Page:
The weapons and ex­plo­sives found in the ve­hi­cle “could po­ten­tially blow this car up,” he added.

In­te­rior min­istry spokesman Pier­reHenry Bran­det said bomb dis­posal ex­perts were on the scene to “en­sure the ve­hi­cle poses no fur­ther dan­ger.”

Later, the doors of the car and the bon­net were open as it was searched.

No po­lice or by­standers were in­jured in the in­ci­dent near the Grand Palais ex­hi­bi­tion hall.

“Peo­ple were run­ning ev­ery which way,” said a 51-year-old by­stander who gave his name only as Alexan­dre. “Some shouted at me to get away.”

Anti-ter­ror­ism pros­e­cu­tors have opened an in­ves­ti­ga­tion.

Po­lice closed two of the Metro sta­tions on the Champs-El­y­sees, but two hours af­ter the at­tack tourists were back tak­ing self­ies of the Arc de Tri­om­phe and vis­it­ing shops.

Col­lomb said the at­tack “shows once again that the threat (of an at­tack) re­mains ex­tremely high in France”.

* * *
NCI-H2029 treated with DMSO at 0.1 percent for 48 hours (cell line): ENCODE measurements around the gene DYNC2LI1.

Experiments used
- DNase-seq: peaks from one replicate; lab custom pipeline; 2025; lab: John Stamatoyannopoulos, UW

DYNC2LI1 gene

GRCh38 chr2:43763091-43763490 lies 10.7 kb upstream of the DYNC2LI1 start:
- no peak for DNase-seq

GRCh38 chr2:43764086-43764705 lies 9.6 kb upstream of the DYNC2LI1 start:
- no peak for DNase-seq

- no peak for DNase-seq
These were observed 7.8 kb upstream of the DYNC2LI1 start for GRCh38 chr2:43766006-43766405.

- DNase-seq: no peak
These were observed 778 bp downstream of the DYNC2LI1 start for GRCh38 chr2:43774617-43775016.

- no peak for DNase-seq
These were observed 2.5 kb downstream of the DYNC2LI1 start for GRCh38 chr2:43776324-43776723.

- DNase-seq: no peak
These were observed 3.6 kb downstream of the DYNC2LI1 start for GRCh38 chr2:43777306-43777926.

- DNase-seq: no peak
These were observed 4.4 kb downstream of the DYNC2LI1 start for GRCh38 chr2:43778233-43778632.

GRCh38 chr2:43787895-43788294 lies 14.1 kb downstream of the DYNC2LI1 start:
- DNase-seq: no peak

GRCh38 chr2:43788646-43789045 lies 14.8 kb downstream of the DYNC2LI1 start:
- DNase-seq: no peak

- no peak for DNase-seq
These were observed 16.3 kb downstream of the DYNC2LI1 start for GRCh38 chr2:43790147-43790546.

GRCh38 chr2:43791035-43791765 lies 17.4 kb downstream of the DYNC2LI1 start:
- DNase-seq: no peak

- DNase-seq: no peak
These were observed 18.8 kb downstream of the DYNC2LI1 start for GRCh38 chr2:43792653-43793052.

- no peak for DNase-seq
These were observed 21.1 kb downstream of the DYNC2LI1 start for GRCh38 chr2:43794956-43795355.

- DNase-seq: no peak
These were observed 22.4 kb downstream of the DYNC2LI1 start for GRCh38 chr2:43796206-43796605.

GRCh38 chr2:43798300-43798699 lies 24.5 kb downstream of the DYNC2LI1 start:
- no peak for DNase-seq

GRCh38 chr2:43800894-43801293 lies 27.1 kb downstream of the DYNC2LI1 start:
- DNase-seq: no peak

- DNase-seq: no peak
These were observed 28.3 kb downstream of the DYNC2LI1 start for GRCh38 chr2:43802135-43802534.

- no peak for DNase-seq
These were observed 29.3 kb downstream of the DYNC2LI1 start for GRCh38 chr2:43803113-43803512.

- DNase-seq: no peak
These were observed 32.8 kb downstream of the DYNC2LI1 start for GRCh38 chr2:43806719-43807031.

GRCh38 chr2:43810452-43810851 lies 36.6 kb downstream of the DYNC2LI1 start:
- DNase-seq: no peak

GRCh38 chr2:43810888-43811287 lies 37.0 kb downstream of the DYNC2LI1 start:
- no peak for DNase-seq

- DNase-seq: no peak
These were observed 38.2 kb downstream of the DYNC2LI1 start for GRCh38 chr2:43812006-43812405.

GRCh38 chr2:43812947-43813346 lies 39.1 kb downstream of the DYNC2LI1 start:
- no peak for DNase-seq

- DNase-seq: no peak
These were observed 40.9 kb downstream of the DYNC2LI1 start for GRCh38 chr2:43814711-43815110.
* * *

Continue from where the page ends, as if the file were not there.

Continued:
The in­ci­dent came just two months af­ter a po­lice­man was shot and killed on the av­enue, days be­fore the first round of France’s pres­i­den­tial elec­tion.

Af­ter that at­tack, a note prais­ing the Is­lamic State group was found next to the body of the gun­man, Karim Cheurfi, and weapons in­clud­ing a shot­gun and knives were found in his car.

On June 7, a ham­mer-wield­ing Al­ge­rian man was shot and wounded by po­lice af­ter he struck an of­fi­cer on the head in front of Notre Dame Cathe­dral in Paris, shout­ing it was in re­venge “for Syria”.

He had pledged al­le­giance to the Is­lamic State group in a video found at his home.

The at­tack Mon­day was the lat­est of a string in France and Britain.